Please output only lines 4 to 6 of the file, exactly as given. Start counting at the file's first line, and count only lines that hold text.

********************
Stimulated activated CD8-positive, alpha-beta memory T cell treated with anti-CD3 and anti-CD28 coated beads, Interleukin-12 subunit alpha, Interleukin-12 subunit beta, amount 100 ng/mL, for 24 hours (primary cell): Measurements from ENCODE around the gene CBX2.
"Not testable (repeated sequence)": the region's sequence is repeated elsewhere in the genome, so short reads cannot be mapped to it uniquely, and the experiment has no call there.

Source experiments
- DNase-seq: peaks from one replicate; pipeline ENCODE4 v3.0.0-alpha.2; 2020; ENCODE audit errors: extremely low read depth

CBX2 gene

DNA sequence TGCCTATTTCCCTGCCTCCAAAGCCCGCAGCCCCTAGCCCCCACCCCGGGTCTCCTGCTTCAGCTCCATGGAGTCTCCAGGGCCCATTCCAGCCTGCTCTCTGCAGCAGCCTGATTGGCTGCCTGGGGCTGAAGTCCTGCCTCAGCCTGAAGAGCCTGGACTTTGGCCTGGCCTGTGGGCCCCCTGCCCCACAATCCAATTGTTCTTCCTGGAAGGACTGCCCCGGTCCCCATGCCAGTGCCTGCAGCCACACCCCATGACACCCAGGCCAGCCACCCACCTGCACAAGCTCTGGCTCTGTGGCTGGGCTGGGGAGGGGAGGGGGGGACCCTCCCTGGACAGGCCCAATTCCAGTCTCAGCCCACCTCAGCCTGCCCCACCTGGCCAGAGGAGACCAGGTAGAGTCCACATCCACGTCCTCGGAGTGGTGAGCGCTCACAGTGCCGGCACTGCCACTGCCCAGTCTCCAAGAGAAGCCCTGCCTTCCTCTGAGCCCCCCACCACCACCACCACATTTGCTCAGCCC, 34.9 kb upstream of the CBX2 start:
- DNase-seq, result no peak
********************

- DNase-seq: peaks from one replicate; pipeline ENCODE4 v3.0.0-alpha.2; 2020; ENCODE audit errors: extremely low read depth

CBX2 gene

DNA sequence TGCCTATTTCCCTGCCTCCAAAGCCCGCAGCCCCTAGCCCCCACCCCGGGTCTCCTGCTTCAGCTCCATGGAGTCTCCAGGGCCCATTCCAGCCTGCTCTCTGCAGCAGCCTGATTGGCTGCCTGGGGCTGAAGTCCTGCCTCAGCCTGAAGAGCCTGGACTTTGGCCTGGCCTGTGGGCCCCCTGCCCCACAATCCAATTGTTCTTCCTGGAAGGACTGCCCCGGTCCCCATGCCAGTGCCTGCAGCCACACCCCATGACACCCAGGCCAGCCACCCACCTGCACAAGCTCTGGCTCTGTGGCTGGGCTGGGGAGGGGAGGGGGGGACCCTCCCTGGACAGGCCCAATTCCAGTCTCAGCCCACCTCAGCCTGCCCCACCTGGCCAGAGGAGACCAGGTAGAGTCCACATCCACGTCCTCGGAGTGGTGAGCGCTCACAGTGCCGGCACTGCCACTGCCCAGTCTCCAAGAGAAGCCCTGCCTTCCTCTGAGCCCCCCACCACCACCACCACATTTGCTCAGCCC, 34.9 kb upstream of the CBX2 start: